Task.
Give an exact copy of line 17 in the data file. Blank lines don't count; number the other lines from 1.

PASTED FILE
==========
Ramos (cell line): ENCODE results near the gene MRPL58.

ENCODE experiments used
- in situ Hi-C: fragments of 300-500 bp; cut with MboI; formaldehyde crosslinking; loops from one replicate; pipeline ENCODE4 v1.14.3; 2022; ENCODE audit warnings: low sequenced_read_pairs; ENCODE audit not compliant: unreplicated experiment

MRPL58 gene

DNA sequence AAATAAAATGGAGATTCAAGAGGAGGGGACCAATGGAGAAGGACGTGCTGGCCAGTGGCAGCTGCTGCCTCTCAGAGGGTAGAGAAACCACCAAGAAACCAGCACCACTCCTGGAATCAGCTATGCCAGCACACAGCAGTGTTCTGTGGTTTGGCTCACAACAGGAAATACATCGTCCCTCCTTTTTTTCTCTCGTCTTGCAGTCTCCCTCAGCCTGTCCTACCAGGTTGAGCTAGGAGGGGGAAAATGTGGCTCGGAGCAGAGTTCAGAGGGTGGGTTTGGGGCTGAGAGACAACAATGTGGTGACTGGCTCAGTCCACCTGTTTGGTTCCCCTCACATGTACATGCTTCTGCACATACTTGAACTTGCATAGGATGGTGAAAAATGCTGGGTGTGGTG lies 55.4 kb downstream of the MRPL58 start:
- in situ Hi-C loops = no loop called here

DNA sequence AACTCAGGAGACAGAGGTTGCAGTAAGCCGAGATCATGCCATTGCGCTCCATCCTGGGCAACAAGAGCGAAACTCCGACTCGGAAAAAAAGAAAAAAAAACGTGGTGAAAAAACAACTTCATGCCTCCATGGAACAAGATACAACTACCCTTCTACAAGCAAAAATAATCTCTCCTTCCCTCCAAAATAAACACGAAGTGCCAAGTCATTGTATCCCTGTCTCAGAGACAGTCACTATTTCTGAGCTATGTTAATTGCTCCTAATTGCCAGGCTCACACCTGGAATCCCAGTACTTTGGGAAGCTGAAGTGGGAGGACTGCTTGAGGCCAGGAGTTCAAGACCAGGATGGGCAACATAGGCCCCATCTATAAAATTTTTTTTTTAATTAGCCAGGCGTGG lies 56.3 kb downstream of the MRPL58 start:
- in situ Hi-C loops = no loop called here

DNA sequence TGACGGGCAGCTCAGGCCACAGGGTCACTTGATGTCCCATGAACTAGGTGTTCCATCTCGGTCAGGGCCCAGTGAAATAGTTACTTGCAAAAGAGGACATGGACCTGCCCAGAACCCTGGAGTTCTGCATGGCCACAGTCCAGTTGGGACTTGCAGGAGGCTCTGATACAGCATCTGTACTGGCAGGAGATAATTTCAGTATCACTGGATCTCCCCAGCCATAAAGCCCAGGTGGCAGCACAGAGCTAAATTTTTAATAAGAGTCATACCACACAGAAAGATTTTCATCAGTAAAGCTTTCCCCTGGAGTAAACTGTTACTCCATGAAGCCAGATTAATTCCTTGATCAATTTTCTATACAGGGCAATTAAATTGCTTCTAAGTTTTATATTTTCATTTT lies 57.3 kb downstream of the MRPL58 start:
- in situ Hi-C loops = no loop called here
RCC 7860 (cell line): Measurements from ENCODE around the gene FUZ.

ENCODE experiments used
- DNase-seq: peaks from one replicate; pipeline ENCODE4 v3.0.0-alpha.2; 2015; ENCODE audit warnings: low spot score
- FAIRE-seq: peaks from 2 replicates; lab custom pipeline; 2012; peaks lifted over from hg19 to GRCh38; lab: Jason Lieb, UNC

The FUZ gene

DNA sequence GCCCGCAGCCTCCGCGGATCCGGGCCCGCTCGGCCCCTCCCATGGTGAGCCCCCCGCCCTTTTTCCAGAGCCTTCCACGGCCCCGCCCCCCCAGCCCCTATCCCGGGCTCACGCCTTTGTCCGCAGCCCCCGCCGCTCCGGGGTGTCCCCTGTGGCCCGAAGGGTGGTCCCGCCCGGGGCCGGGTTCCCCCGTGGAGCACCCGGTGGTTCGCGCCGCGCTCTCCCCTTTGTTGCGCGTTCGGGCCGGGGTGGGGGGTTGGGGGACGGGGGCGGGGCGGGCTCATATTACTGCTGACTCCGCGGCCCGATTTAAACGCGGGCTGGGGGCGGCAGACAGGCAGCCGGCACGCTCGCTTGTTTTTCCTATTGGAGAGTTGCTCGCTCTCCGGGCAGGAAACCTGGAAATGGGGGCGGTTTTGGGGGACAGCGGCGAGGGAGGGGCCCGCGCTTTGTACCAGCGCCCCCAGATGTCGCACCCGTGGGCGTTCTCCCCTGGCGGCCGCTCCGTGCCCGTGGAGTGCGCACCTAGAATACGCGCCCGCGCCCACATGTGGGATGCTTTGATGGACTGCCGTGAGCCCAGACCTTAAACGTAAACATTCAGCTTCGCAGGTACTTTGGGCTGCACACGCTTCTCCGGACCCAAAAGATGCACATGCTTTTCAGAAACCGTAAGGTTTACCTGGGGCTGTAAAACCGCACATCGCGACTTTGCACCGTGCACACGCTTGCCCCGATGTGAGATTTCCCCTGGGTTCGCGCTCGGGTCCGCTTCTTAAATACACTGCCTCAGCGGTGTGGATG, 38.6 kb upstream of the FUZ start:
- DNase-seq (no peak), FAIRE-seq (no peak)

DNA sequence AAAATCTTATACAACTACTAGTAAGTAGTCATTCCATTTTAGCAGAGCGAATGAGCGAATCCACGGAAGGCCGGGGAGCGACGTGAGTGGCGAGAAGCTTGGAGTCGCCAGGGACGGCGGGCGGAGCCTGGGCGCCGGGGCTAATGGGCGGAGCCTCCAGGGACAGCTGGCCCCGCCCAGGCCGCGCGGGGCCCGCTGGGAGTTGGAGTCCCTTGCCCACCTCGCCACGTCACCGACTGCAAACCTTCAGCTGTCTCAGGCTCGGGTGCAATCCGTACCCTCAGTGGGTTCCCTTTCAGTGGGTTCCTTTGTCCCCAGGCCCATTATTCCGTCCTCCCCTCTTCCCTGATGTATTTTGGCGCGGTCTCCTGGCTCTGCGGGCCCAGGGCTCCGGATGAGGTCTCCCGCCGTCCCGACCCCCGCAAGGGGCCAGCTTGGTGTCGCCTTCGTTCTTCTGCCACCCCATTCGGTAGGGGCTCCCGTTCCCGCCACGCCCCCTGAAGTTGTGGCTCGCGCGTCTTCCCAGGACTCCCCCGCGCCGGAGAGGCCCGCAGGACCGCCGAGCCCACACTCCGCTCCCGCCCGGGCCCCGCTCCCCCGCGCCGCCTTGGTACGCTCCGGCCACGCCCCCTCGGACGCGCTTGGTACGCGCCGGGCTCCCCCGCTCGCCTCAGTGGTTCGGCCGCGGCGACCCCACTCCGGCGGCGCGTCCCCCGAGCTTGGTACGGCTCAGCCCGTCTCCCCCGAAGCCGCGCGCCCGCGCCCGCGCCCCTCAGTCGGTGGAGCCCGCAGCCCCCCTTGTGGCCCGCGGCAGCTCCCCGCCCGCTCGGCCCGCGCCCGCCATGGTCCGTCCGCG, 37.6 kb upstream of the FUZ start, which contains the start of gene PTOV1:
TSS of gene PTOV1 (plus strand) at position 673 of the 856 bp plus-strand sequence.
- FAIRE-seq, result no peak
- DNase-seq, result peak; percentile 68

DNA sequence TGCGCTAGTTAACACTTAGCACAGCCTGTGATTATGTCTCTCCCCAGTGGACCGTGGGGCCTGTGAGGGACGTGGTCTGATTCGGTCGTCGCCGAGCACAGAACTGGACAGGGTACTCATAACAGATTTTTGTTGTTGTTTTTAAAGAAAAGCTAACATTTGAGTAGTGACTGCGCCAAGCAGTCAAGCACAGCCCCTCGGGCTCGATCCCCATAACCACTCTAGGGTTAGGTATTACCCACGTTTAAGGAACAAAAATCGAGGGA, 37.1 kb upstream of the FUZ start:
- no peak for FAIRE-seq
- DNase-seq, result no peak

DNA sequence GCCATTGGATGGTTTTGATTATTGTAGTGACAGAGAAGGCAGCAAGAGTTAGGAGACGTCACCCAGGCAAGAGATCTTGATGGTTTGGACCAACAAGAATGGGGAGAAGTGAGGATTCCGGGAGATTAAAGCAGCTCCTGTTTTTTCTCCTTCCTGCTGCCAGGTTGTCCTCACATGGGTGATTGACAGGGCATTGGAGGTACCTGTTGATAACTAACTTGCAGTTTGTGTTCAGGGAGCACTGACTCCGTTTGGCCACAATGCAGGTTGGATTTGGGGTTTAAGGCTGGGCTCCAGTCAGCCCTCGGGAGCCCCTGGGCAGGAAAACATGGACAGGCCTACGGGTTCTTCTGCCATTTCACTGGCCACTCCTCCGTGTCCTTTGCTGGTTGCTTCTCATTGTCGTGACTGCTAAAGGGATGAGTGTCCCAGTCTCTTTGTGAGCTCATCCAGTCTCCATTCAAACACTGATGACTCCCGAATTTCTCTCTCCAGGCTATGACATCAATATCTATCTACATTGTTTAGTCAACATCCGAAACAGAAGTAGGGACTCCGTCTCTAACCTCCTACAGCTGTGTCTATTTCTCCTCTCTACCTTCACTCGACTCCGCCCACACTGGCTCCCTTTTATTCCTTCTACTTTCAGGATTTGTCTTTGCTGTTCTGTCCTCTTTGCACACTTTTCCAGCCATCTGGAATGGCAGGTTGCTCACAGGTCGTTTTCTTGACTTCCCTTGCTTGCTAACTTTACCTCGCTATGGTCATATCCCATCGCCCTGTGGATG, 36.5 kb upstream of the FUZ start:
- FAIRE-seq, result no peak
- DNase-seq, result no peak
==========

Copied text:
- DNase-seq (no peak), FAIRE-seq (no peak)